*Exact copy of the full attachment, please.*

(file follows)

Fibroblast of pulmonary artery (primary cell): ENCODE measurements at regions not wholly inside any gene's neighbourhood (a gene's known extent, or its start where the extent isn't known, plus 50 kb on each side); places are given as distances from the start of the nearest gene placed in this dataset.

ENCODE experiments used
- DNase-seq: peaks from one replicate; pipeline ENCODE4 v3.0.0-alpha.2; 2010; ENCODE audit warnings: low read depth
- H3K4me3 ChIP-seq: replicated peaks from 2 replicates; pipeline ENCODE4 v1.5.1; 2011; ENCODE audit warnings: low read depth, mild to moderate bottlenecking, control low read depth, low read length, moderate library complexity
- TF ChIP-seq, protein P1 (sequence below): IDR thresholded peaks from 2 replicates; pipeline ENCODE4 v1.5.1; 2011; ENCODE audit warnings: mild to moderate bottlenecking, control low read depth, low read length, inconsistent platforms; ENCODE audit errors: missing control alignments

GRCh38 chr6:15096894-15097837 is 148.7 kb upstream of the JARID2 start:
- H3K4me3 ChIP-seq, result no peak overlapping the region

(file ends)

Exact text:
Fibroblast of pulmonary artery (primary cell): ENCODE measurements at regions not wholly inside any gene's neighbourhood (a gene's known extent, or its start where the extent isn't known, plus 50 kb on each side); places are given as distances from the start of the nearest gene placed in this dataset.

ENCODE experiments used
- DNase-seq: peaks from one replicate; pipeline ENCODE4 v3.0.0-alpha.2; 2010; ENCODE audit warnings: low read depth
- H3K4me3 ChIP-seq: replicated peaks from 2 replicates; pipeline ENCODE4 v1.5.1; 2011; ENCODE audit warnings: low read depth, mild to moderate bottlenecking, control low read depth, low read length, moderate library complexity
- TF ChIP-seq, protein P1 (sequence below): IDR thresholded peaks from 2 replicates; pipeline ENCODE4 v1.5.1; 2011; ENCODE audit warnings: mild to moderate bottlenecking, control low read depth, low read length, inconsistent platforms; ENCODE audit errors: missing control alignments

GRCh38 chr6:15096894-15097837 is 148.7 kb upstream of the JARID2 start:
- H3K4me3 ChIP-seq, result no peak overlapping the region